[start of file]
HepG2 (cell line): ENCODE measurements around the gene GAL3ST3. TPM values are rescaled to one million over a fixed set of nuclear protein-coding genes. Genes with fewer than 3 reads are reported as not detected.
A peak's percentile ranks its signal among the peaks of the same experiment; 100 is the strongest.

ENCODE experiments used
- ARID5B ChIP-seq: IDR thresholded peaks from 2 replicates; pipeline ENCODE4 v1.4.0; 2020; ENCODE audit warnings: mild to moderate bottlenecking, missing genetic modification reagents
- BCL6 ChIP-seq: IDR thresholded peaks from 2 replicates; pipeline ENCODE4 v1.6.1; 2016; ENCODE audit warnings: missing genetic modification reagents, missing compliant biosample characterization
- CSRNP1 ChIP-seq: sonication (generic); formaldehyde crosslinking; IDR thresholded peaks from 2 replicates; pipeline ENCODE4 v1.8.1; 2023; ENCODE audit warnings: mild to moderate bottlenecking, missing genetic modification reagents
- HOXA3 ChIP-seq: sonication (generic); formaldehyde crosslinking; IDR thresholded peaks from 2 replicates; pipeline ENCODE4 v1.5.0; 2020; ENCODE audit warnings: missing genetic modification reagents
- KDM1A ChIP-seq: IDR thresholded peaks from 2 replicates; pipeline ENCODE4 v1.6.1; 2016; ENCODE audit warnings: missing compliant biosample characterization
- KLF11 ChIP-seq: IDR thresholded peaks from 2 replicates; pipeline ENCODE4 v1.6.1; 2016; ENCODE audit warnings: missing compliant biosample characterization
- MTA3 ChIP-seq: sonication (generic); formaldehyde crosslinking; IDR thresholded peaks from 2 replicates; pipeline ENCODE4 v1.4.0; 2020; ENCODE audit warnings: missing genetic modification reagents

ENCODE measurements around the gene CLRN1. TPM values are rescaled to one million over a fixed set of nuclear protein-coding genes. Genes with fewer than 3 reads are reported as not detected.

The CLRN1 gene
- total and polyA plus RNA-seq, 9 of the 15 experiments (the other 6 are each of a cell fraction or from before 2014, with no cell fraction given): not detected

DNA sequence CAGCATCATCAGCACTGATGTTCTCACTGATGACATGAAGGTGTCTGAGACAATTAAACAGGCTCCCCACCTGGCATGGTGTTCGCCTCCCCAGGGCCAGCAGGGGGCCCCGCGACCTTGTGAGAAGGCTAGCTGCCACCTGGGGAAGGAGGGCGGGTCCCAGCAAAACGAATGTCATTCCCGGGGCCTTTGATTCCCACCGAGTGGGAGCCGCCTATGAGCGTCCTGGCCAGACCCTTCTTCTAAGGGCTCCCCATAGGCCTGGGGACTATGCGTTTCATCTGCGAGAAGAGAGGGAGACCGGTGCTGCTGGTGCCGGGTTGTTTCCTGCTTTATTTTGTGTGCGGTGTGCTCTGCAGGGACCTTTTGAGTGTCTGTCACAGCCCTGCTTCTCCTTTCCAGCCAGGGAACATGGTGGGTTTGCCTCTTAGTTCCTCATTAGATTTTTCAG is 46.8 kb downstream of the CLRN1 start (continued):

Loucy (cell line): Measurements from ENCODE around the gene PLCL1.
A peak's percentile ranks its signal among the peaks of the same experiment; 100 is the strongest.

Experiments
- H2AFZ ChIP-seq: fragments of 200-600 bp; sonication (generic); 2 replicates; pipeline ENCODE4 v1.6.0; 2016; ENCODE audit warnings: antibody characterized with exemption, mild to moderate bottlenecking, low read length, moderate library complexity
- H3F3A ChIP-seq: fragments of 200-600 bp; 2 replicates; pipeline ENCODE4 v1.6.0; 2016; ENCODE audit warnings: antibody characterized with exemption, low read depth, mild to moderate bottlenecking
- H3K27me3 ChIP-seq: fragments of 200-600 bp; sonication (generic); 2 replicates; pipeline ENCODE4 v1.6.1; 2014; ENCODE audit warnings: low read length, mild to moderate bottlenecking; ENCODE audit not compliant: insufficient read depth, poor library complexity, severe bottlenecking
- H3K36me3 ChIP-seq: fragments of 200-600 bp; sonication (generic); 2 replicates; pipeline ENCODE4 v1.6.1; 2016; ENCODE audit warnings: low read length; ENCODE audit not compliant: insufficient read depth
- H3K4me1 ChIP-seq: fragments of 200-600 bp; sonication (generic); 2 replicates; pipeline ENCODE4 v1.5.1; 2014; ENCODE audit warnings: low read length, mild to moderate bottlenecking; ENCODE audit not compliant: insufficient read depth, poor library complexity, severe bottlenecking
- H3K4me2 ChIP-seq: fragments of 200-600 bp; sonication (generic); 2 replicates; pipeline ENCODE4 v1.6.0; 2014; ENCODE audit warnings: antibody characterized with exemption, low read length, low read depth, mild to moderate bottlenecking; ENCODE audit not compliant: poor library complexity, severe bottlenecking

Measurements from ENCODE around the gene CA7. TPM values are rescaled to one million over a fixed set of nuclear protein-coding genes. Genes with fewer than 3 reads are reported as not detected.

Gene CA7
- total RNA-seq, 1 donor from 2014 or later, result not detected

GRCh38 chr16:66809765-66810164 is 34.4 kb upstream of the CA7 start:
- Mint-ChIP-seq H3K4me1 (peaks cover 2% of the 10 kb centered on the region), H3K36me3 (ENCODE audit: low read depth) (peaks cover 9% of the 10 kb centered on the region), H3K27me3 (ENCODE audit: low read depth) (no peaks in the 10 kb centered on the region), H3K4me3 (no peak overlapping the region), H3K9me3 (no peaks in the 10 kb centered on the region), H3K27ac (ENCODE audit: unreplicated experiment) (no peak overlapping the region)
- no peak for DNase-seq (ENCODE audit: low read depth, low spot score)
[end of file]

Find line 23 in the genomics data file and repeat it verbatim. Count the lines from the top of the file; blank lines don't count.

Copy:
- H3K4me2 ChIP-seq: fragments of 200-600 bp; sonication (generic); 2 replicates; pipeline ENCODE4 v1.6.0; 2014; ENCODE audit warnings: antibody characterized with exemption, low read length, low read depth, mild to moderate bottlenecking; ENCODE audit not compliant: poor library complexity, severe bottlenecking